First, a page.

Hertz's ex-CEO will repay $2 million over misstatements in 2013

The US Securities and Exchange Commission has said that Hertz's ex-CEO Mark Frissora also kept older cars in the company’s rental fleet longer to lower depreciation costs without disclosing the change to investors.
By : Bloomberg
| Updated on: 14 Aug 2020, 10:11 AM
File photo: A logo of car rental company Hertz is seen on a building during the coronavirus disease outbreak in Nice, France. (REUTERS)
File photo: A logo of car rental company Hertz is seen on a building during the coronavirus disease outbreak in Nice, France. (REUTERS)
File photo: A logo of car rental company Hertz is seen on a building during the coronavirus disease outbreak in Nice, France. (REUTERS)
File photo: A logo of car rental company Hertz is seen on a building during the coronavirus disease outbreak in Nice, France.

Mark Frissora, the former chairman and chief executive officer of Hertz Global Holdings Inc., will return nearly $2 million in incentive-based compensation to settle a US regulator’s claims that he played a key role in causing the now-bankrupt car-rental company to file inaccurate financial statements in 2013.

Frissora pressured subordinates to “find money," mainly by re-analyzing reserve accounts, as Hertz’s financial results fell short of forecasts in 2013, the Securities and Exchange Commission said in a statement Thursday. He also kept older cars in the company’s rental fleet longer to lower depreciation costs without disclosing the change to investors, the SEC said.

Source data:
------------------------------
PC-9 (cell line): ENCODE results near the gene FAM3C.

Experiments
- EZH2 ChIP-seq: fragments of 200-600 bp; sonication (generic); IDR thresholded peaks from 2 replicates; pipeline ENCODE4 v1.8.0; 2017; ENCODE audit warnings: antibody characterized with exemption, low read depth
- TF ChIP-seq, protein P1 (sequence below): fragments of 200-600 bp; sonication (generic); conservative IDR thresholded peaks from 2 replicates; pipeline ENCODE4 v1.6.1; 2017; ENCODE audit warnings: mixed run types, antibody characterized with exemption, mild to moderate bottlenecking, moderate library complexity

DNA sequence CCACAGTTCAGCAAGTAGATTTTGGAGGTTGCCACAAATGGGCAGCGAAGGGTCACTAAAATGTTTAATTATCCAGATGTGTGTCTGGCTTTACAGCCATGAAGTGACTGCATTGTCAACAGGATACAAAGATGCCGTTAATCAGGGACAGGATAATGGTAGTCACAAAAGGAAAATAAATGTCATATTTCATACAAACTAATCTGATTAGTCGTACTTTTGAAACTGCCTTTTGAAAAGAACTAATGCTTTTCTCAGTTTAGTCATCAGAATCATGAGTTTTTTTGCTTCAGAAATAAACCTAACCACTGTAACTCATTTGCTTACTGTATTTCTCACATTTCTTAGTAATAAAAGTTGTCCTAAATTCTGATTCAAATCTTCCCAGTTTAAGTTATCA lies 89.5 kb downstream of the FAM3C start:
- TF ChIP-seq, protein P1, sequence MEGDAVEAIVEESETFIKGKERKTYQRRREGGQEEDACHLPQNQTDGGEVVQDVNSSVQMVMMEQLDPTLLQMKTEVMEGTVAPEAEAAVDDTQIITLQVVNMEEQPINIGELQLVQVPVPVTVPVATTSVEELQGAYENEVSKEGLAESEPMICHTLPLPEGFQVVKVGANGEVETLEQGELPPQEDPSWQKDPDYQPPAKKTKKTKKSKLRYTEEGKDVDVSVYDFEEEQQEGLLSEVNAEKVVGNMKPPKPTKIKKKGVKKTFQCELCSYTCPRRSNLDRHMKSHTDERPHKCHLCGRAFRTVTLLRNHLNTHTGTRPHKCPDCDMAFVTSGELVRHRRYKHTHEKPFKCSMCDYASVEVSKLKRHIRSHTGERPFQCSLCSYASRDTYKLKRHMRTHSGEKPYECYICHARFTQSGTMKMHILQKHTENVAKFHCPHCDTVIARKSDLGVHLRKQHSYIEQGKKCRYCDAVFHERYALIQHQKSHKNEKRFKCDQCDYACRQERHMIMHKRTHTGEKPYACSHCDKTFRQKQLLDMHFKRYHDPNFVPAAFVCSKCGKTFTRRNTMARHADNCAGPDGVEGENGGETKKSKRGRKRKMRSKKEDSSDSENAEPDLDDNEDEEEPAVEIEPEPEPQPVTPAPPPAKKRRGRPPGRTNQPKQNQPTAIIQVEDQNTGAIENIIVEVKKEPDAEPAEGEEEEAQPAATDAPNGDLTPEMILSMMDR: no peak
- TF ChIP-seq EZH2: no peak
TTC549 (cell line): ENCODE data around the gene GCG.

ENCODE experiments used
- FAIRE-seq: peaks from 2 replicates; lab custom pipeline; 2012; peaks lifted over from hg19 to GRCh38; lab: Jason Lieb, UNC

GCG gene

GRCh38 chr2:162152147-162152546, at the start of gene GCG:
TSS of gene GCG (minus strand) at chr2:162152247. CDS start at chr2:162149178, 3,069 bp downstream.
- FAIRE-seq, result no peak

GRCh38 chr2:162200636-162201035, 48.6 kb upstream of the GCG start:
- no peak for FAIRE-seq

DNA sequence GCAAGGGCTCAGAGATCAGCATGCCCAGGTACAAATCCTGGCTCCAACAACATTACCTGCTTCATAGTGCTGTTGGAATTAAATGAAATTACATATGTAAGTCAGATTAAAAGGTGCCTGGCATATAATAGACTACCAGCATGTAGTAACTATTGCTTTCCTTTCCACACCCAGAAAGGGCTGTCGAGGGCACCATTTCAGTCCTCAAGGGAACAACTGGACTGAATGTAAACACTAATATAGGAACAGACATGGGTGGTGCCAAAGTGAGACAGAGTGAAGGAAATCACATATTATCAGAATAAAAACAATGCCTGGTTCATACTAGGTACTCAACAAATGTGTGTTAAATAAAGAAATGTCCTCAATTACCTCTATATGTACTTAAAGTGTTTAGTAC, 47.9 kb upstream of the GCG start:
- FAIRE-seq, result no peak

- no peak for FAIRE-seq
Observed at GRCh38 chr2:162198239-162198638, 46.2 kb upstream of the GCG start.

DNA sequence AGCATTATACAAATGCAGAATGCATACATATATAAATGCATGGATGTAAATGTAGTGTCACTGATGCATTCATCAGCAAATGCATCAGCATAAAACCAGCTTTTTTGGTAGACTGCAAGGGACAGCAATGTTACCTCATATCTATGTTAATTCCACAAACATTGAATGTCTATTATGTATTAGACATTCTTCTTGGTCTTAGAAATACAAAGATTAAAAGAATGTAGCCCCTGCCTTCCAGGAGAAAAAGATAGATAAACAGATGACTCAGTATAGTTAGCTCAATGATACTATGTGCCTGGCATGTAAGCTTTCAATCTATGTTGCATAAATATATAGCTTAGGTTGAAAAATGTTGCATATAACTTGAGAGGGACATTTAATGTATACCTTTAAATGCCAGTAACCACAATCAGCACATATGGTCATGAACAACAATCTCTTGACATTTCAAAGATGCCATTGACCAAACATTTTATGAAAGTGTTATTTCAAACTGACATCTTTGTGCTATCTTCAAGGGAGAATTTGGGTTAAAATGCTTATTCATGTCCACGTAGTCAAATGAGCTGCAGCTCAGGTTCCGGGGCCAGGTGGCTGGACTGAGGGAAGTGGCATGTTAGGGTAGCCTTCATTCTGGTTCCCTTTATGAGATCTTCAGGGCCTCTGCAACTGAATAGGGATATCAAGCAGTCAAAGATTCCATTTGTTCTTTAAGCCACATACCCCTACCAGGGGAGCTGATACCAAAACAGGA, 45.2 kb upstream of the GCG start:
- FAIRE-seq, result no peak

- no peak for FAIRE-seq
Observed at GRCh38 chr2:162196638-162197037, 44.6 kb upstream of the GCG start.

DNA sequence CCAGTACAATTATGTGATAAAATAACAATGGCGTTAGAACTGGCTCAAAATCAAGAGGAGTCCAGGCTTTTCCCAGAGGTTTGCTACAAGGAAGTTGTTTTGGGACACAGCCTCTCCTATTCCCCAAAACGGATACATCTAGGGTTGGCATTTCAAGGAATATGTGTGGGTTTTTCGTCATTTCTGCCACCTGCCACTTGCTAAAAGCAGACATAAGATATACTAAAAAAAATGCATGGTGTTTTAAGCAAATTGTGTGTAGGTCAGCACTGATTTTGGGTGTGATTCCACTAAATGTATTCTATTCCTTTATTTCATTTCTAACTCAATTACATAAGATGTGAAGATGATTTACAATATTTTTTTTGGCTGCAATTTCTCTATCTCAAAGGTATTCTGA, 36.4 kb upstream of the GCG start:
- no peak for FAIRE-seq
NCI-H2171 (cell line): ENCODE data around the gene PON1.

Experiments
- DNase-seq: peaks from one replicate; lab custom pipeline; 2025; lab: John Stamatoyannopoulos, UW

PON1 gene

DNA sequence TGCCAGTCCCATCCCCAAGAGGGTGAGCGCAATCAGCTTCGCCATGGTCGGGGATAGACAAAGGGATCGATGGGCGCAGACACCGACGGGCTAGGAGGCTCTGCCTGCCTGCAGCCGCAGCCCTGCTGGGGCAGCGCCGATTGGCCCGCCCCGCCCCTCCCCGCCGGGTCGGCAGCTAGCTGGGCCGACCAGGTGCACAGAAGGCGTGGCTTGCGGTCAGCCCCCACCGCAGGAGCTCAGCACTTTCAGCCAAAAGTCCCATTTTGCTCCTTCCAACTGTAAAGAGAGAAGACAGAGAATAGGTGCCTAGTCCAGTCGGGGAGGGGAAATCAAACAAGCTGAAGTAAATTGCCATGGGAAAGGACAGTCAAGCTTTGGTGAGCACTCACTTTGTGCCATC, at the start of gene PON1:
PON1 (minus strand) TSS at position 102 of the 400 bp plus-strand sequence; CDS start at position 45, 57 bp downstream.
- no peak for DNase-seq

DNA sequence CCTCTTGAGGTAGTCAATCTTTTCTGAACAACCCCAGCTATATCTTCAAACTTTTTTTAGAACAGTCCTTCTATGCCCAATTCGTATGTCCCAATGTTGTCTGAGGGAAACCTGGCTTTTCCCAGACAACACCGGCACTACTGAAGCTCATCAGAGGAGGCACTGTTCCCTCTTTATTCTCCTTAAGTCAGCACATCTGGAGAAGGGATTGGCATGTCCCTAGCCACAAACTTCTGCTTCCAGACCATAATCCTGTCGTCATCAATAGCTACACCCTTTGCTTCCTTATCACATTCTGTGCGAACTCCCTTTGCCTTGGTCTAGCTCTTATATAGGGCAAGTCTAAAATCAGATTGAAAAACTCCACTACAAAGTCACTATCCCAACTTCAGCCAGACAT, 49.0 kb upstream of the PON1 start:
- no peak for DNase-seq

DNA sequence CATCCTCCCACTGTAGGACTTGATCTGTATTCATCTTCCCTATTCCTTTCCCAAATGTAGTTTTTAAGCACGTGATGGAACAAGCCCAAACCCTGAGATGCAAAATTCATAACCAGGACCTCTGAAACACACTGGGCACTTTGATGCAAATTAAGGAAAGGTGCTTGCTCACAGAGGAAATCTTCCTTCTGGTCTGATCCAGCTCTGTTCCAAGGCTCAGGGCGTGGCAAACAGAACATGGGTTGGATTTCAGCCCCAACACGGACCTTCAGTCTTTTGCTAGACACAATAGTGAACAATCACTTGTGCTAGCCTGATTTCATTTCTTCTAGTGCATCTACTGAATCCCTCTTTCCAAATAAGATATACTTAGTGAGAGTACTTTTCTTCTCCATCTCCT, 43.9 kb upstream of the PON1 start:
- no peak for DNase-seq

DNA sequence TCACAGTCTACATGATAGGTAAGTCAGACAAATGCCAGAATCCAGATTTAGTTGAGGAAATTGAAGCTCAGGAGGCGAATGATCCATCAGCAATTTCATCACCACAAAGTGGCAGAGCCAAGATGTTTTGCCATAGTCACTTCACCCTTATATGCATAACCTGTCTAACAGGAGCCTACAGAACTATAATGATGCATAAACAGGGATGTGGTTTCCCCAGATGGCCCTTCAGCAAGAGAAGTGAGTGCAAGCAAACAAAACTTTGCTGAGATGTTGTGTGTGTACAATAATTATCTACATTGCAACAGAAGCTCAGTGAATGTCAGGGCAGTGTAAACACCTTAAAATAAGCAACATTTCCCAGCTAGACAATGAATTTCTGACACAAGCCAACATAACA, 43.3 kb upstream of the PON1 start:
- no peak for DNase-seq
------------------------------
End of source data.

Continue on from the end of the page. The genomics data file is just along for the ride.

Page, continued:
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(Also read: Hertz seeks bankruptcy loan as car rental volume slowly recovers)

Hertz reaffirmed earnings guidance in November 2013 despite internal projections that showed lower earnings per share figures, according to the SEC. The company then revised the results in 2014 and restated them in 2015, cutting previously reported pretax income by $235 million, the SEC said. Hertz agreed to pay $16 million to resolve SEC claims over the misstatements.

Frissora, who agreed to settle without admitting or denying the SEC’s claims, will pay a $200,000 fine in addition to returning nearly $2 million in incentive-based pay. He left Hertz in September 2014 after investors pushed for his removal and went on to serve as president of Caesars Entertainment Corp. for four years through April 2019.

(Also read: Hertz to cut $6 billion in vehicle debt by year end, lawyer says)

Hertz, which filed for bankruptcy in May, said earlier this week that it is seeking debtor-in-possession financing. That came after the SEC raised questions about a plan to issue as much as $500 million of equity, forcing Hertz to terminate the offering after raising just $29 million from investors.

First Published Date: 14 Aug 2020, 10:11 AM IST
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